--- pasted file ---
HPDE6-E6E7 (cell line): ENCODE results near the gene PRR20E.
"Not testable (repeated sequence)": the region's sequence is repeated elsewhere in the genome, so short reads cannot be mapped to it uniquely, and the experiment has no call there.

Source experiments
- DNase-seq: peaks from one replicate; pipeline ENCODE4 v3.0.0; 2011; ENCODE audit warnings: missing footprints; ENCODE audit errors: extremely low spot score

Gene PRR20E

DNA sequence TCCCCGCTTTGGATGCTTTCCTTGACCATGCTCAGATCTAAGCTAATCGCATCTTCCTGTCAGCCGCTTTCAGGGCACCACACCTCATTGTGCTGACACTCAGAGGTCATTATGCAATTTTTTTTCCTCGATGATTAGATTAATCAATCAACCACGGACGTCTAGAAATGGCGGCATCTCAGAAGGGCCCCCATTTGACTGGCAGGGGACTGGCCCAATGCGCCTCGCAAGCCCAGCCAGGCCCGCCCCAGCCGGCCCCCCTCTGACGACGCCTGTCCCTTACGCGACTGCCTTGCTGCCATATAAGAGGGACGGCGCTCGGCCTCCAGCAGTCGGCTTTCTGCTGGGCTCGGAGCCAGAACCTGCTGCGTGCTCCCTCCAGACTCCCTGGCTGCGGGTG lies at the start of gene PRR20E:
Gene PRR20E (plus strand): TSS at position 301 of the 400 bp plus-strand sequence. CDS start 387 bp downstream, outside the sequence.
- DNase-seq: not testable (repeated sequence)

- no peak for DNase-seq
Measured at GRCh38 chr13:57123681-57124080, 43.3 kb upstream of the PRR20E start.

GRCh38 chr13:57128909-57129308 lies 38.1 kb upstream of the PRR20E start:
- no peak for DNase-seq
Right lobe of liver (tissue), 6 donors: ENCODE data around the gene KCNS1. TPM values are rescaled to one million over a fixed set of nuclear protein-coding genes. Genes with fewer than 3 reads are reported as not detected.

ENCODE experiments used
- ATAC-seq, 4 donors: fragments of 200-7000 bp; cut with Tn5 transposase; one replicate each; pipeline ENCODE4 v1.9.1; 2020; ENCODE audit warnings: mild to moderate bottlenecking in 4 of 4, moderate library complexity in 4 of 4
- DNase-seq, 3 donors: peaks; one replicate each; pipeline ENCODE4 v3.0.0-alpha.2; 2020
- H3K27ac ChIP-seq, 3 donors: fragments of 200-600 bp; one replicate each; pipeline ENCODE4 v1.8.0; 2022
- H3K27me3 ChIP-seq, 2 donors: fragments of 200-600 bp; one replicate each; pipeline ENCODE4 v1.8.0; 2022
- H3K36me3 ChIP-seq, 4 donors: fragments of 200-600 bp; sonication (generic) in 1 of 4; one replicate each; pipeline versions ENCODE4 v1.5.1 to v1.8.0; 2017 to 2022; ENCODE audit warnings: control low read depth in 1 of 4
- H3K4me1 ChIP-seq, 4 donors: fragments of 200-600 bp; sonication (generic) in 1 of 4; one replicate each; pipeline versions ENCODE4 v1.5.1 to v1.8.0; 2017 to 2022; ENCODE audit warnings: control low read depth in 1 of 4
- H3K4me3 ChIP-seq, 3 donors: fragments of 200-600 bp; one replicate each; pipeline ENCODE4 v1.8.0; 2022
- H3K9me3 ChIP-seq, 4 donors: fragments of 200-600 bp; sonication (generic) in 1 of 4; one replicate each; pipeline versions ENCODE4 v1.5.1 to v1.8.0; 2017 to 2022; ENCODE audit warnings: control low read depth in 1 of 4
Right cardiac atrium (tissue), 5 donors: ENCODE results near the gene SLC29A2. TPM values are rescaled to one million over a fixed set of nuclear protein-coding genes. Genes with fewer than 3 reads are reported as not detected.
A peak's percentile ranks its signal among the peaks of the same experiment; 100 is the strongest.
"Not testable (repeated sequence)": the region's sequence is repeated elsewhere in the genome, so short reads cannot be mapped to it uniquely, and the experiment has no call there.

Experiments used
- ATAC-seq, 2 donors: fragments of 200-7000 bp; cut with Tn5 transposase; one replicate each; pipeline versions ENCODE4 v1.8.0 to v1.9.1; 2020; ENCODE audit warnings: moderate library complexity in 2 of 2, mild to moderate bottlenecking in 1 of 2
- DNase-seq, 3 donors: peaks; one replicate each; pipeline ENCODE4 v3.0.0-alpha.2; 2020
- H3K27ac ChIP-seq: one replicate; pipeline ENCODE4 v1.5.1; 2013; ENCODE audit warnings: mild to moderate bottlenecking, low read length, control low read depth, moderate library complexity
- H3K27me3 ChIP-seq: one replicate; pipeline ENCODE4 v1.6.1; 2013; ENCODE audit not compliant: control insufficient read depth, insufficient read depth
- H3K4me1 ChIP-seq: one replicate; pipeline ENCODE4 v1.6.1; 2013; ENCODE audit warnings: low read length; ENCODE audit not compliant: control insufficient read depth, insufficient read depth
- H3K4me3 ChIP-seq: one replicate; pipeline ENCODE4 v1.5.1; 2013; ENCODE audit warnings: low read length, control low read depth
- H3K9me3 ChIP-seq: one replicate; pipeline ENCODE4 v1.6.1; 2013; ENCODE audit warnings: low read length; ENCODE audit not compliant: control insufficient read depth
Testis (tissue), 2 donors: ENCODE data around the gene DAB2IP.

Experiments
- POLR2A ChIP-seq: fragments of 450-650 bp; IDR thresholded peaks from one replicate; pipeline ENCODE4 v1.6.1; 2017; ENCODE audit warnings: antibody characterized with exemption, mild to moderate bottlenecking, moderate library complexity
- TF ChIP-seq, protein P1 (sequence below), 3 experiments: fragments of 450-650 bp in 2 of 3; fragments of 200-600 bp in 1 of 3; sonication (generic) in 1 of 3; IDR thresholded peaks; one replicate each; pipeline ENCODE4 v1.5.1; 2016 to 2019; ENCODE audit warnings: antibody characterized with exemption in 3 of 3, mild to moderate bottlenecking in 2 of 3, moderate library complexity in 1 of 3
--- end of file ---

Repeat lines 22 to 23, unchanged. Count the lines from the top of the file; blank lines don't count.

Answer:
- H3K9me3 ChIP-seq, 4 donors: fragments of 200-600 bp; sonication (generic) in 1 of 4; one replicate each; pipeline versions ENCODE4 v1.5.1 to v1.8.0; 2017 to 2022; ENCODE audit warnings: control low read depth in 1 of 4
Right cardiac atrium (tissue), 5 donors: ENCODE results near the gene SLC29A2. TPM values are rescaled to one million over a fixed set of nuclear protein-coding genes. Genes with fewer than 3 reads are reported as not detected.